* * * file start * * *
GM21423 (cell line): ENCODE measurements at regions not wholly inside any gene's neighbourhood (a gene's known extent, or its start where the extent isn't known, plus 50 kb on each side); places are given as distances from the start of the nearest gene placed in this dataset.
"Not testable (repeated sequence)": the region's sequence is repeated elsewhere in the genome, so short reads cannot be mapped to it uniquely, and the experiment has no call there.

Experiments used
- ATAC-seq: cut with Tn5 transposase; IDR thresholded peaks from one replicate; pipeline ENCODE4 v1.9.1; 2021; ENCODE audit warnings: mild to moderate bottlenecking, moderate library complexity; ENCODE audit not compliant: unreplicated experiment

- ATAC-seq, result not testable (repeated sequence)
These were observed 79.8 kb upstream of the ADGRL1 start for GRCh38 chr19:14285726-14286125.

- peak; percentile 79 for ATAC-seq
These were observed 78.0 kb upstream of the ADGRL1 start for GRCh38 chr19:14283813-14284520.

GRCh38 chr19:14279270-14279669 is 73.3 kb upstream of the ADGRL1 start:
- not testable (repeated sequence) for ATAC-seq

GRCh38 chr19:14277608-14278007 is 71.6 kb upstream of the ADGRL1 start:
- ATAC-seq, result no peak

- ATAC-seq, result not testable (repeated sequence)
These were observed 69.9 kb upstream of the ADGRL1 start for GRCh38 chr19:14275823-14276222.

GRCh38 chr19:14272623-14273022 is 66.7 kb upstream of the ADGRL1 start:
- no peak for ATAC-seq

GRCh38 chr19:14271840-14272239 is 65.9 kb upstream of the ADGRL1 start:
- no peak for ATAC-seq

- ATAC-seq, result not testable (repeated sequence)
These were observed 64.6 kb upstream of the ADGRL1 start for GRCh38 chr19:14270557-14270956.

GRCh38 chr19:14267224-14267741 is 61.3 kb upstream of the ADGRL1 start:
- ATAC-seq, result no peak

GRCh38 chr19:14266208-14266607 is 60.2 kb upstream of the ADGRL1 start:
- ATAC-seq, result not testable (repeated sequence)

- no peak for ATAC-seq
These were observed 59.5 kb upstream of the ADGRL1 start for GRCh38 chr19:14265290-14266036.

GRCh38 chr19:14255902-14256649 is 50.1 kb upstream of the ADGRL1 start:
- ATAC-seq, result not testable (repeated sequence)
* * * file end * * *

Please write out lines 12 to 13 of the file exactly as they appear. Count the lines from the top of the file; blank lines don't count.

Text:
- ATAC-seq, result no peak

- ATAC-seq, result not testable (repeated sequence)